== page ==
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    Default Re: Well pump gauge

    Thanks for the links to that info, Jerry. Very helpful. I did notice that those systems seem to use small tanks 2-5 gallons. This had a 21 gallon tank on it. I wonder if that size tank can be used with those systems?


  14. #14
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    Default Re: Well pump gauge

    Quote Originally Posted by Jerry Peck View Post
    There are "constant pressure" systems, maybe that had one installed?

    Grundfos USA

    Home | Constant Pressure

    F and W Constant Pressure Submersible Pumps that maintain constant pressure from rural water wells.

    and, of course, others.
    If I read it right, the F & W pump runs at low speed 24/7 until you need a glass of water. Then it speeds up so your glass fills at the same rate every time. Brilliant

    The beatings will continue until morale has improved. mgt.

  15. #15
    David Bell's Avatar
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    Default Re: Well pump gauge

    Being that the gauge is connected inline with the pressure switch I would have to say the gauge is no good. If the switch is activating on pressure changes every 2 to 3 minutes with no faucets open, then the switch or a check valve are faulty.


  16. #16
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    Default Re: Well pump gauge

    Jody H.:

    I'm addressing this issue with you that I've covered before about client privacy/homeowner privacy, as well as potential fuel for opposition claims/suits, your E&O & GL comp ops carrier, and the "net", "world wide web", www, exposing present/future owners to possible fraud-sters/scam-ers (false repair scams, and such), etc.

    I will first address "how" you can mitigate, or at least somewhat "undo" or correct the instant "issue" on one of your follow-up posts on this thread, for the time being on THIS site but it may be too late for other references already "cached" on the "www" for"ever".

    If, when logged in to the site" you revisit the post on this thread wherein you attached a photo, you click your mouse pointer hoovered over the "button" or box labeled "edit" at the lower right of your post, you can then scroll down below the composition box and click on the attached photo option which will provide a pop-up box. Below where you usually might "browse" to begin to identify photos to "upload" you will find an area listing the photo you previously "uploaded", with an option to "DELETE" said photo.

    Although I have mentioned this on other threads, and many, MANY times to other members via private messages, etc.: IT IS A GOOD IDEA to RENAME photos from Inspections (you can make a second copy on your local harddrive with a different, non-property identifying name, and chose to UPLOAD this differently named photo file to your post on InspectionNews.net. It is a BAD idea to name uploaded files with property and/or client identifcation to unsecure, open, unencrypted, public access, internet sites, boards, servers, etc.

    InspectionNews (IN) scores HIGHLY on www. search engines. File names posted ARE SEARCHABLE on the www.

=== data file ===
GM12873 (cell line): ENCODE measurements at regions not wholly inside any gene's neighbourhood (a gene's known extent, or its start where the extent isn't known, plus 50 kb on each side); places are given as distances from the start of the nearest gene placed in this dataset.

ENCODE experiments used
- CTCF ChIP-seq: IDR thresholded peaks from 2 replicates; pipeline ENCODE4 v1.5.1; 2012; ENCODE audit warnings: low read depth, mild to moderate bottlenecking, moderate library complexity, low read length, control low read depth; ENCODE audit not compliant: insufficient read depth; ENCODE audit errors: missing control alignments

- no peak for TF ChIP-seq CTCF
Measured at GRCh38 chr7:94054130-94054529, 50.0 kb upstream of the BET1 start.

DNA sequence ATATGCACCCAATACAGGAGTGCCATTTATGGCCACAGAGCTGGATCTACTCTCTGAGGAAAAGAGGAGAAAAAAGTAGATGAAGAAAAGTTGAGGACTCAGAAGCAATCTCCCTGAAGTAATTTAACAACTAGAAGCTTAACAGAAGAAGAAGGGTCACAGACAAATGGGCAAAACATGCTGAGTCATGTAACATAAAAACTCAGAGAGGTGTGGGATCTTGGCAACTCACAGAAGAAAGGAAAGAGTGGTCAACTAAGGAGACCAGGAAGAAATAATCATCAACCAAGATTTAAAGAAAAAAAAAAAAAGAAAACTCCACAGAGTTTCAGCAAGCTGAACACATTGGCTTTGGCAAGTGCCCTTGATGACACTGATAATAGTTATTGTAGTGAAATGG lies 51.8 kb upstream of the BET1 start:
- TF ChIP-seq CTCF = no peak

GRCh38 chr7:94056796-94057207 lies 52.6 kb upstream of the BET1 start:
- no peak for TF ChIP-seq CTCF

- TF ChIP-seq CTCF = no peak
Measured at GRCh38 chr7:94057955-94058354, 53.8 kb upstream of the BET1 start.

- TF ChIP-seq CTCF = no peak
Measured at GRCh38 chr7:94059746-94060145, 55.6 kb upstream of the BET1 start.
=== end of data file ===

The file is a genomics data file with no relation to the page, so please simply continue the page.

Uploading files which include identifying information in their (file) names, such as: client name(s), PROPERTY ADDRESSES, etc. are IMHO: NOT A GOOD IDEA.

    There are a multitude of reasons, which include, client and home owner(present) privacy, advertising details of a particular property which may subject the property owner (past, present or future) to scammers using "inside information" as to a condition or state which may make said "scammer" appear "legitimate" to the "victim" property owner, and of course potential litigation actions/liability/insurance issues/party investigations, SoPs, protections, contractual obligation issues, licensure regulations (if applicable), as well as the relative confidential nature of the general buisness and practice of the professional home inspector.

    I STRONGLY suggest that you consider re-visiting your post, using the photo attachement feature to remove (delete) the file as named and posted, rename it locally on your harddrive, and re-uploading under a new name which doesn't designate property address, property owner, or potential purchaser names. Insurance underwriters, attorneys, home warranty companies, realtors, regulating/registration authorities, the B.B.B., etc. oftentimes "search" the www as a regular part/process of doing buisiness (as do past, present, and future clients, realtors, other parties to RE transactions, etc.).

    Even if you fear no possible "consequences", etc. Naming such a file in such a way so as to APPEAR to disclose identifying information, APPEARS unprofessional, if you catch my drift.

    As far as the system functioning properly, or being sufficient to supply that jetted soaking tub in the Master Suite as well as a 3 Bdrm-3 Bath, water consuming appliance ladden, full basement's, multi-car garage & mult-acre lot containing large pole barn & livestock/horses, home's future occupants-capacity-needs-requirements-demands, a referral to same to an independant Well and water professional to review the system and function, and memorialize details, supply, water quality testing, etc. on behalf of the potential buyer, prior to and not after a closing, might not be a bad idea.

    Off my soap box.

    Have a great weekend.

    Last edited by H.G. Watson, Sr.; 10-01-2010 at 10:08 AM.